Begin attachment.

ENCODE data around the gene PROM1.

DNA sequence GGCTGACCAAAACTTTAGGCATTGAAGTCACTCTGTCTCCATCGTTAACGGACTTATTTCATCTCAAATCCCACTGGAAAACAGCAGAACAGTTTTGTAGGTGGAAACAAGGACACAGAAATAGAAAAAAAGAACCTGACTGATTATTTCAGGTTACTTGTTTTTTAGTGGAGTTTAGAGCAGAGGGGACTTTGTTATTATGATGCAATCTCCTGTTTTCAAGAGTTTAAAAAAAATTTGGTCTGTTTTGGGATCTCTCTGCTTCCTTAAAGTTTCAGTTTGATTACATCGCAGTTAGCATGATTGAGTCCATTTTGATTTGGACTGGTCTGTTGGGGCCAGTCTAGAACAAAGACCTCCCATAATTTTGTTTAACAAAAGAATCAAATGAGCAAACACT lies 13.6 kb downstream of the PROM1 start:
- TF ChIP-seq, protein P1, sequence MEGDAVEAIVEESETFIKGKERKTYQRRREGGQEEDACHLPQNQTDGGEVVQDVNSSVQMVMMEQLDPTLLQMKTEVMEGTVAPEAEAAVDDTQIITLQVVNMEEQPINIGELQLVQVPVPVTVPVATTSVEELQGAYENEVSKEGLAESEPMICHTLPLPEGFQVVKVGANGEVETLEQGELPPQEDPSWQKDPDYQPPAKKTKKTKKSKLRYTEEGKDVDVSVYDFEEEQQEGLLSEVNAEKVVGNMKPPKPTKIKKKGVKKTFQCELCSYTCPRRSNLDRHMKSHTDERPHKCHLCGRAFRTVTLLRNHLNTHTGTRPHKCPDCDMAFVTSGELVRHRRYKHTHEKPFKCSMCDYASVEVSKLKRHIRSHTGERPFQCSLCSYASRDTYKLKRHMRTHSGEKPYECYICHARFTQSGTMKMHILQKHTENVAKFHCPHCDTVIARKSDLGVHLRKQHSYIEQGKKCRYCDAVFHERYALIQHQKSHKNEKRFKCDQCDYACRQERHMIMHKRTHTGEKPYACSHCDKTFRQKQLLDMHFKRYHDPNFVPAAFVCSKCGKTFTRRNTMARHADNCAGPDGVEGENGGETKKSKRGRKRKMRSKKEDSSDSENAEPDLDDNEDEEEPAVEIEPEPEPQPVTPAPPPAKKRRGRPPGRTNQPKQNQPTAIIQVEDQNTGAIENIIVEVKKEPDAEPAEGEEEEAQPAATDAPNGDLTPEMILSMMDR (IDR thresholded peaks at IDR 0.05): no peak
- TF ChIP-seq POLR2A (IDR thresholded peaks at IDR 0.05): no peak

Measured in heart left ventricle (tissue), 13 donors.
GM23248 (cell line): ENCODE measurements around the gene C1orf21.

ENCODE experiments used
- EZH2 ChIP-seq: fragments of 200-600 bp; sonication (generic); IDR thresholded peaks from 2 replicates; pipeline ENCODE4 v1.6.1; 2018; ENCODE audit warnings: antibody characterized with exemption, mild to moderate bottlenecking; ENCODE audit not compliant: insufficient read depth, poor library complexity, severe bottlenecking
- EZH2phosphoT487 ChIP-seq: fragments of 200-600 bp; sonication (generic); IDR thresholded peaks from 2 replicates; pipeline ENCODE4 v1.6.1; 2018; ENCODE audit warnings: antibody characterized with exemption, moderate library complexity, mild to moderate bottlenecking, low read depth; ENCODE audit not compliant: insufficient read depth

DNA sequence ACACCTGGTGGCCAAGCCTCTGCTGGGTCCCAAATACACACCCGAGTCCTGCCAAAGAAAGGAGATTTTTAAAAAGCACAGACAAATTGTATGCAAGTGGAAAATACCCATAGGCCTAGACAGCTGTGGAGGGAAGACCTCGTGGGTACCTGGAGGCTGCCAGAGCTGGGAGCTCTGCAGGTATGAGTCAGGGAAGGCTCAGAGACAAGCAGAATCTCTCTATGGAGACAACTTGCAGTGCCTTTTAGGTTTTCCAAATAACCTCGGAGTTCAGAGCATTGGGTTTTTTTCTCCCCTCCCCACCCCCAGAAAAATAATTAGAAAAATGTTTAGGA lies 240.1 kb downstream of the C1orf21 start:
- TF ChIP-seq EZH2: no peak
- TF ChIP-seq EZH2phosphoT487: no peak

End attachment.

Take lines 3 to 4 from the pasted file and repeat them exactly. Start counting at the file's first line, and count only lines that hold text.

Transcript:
- TF ChIP-seq, protein P1, sequence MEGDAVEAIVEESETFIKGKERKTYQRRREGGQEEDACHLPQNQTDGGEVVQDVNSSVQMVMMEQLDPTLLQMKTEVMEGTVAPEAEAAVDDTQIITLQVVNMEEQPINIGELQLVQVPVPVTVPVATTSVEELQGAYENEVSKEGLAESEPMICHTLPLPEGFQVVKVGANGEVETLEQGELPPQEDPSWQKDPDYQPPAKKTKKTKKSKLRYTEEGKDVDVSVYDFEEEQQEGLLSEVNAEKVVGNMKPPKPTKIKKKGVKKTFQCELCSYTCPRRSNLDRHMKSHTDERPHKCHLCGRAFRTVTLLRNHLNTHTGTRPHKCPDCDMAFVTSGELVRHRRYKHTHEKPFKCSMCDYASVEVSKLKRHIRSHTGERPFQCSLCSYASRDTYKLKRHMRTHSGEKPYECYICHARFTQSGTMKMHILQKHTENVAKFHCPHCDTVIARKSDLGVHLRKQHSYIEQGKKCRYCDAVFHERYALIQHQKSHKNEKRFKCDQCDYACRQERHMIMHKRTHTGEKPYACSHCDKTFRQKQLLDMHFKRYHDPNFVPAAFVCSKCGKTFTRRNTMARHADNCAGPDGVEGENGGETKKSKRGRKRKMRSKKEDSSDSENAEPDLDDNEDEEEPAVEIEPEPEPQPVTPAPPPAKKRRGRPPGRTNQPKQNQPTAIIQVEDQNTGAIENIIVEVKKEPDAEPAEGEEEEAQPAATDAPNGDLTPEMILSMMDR (IDR thresholded peaks at IDR 0.05): no peak
- TF ChIP-seq POLR2A (IDR thresholded peaks at IDR 0.05): no peak